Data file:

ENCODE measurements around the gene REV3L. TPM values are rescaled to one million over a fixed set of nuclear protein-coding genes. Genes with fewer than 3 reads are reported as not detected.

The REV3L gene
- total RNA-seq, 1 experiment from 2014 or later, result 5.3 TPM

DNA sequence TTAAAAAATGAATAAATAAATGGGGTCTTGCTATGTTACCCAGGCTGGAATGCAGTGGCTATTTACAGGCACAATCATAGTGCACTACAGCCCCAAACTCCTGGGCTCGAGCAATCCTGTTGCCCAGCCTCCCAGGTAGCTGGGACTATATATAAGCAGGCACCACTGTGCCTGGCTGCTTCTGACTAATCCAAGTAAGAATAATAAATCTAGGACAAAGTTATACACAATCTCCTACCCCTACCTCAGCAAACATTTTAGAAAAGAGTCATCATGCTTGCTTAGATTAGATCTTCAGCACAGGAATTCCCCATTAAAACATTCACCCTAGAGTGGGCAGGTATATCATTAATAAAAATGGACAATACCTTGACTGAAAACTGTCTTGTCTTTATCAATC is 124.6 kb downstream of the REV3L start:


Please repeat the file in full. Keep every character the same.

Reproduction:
ENCODE measurements around the gene REV3L. TPM values are rescaled to one million over a fixed set of nuclear protein-coding genes. Genes with fewer than 3 reads are reported as not detected.

The REV3L gene
- total RNA-seq, 1 experiment from 2014 or later, result 5.3 TPM

DNA sequence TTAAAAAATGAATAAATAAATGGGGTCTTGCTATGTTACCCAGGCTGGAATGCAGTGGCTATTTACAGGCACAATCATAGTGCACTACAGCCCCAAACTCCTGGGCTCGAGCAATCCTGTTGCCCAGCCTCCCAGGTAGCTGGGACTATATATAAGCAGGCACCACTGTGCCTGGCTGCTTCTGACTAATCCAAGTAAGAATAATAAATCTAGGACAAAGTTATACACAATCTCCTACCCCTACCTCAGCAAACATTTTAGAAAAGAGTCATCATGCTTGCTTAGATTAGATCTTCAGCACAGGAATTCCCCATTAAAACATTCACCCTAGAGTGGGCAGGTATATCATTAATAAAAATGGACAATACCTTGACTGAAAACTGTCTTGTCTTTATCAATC is 124.6 kb downstream of the REV3L start: